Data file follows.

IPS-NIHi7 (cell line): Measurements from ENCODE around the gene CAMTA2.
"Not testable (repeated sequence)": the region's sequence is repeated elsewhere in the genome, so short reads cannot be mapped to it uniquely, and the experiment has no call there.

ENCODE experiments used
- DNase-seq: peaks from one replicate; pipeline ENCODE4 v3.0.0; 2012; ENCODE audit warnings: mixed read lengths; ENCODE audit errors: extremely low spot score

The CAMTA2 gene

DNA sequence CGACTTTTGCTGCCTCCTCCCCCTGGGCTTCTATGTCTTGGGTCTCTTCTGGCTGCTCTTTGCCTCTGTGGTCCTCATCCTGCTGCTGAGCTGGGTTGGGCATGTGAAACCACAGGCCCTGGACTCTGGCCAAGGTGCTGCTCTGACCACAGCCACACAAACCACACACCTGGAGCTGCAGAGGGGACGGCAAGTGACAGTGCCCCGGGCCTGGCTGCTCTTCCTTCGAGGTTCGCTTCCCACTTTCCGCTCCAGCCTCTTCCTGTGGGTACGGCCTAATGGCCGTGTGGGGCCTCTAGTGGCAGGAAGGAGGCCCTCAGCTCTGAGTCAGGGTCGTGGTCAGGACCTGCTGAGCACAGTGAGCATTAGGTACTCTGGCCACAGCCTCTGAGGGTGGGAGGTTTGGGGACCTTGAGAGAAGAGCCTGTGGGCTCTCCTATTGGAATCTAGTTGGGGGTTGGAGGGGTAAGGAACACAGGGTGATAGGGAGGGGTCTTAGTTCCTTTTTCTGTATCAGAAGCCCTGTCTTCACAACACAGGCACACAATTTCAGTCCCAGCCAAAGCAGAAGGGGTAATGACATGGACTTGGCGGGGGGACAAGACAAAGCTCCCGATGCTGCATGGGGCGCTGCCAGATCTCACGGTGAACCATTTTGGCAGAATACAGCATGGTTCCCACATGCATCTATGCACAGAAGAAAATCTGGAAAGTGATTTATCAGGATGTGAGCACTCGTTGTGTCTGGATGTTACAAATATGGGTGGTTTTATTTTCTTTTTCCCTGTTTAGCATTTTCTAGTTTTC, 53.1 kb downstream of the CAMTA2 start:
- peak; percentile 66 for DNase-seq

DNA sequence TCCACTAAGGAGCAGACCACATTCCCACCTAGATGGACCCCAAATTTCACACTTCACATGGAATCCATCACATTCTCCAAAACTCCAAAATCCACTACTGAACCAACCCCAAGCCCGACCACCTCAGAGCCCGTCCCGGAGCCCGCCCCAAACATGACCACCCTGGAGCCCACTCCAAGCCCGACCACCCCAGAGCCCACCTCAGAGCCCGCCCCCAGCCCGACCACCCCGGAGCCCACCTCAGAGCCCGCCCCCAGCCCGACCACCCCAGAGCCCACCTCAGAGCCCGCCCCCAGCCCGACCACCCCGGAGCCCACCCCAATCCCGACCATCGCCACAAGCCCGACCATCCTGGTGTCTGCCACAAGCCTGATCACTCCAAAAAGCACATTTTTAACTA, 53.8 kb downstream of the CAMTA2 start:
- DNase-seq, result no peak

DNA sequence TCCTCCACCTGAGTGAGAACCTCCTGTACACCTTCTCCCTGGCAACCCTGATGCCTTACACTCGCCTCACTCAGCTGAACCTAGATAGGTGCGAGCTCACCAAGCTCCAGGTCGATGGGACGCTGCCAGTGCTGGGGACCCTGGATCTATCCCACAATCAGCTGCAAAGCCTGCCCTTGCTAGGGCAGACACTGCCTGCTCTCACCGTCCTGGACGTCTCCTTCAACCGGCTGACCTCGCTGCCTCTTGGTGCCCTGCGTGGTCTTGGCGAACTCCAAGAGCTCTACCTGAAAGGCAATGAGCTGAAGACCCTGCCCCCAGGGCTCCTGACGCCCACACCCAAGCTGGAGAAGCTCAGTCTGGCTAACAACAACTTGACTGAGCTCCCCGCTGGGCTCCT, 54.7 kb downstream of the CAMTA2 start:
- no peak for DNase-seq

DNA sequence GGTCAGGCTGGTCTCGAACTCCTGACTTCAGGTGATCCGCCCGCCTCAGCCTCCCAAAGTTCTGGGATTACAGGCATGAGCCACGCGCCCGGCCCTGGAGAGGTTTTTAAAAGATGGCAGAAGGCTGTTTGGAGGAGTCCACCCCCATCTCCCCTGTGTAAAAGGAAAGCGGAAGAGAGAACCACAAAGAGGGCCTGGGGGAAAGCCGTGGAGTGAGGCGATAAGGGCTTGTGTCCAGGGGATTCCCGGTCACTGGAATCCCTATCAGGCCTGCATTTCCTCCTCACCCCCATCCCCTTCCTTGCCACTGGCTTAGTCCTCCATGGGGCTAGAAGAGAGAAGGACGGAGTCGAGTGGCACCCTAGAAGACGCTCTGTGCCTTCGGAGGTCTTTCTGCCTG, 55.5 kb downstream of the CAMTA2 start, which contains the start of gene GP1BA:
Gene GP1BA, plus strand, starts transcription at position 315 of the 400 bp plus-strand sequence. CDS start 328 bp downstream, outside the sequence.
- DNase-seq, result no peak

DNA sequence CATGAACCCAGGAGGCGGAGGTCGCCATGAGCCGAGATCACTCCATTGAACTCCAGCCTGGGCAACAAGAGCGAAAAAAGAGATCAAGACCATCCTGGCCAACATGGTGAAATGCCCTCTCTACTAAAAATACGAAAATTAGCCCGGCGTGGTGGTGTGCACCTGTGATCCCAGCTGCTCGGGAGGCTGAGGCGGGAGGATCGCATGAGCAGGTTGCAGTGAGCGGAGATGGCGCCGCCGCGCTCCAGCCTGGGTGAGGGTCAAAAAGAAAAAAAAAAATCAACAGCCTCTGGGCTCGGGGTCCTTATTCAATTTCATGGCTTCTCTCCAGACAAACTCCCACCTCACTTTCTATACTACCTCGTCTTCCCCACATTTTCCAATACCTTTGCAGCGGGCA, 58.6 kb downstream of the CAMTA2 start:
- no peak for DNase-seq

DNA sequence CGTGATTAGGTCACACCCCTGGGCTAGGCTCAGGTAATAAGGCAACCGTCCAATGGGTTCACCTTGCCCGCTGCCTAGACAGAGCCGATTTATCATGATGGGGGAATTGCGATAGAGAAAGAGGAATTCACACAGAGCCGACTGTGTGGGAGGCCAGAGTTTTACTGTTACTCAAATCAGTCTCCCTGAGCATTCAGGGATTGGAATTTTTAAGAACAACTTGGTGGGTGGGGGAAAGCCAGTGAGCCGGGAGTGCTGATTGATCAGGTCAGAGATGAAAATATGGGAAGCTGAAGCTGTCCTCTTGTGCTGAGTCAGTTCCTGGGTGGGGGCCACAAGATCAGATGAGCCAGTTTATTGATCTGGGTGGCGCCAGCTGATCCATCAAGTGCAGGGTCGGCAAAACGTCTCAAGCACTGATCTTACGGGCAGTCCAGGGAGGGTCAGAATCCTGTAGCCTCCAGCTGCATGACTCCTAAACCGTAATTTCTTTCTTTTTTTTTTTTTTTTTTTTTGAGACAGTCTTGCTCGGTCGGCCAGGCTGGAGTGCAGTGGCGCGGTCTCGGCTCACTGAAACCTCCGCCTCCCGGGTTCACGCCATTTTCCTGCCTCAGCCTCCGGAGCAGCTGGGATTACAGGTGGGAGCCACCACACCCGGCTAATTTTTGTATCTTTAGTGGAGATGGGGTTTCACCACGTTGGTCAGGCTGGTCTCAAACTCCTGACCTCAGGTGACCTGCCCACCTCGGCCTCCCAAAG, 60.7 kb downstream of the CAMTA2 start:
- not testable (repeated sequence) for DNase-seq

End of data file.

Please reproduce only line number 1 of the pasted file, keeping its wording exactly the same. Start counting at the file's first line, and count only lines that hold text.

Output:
IPS-NIHi7 (cell line): Measurements from ENCODE around the gene CAMTA2.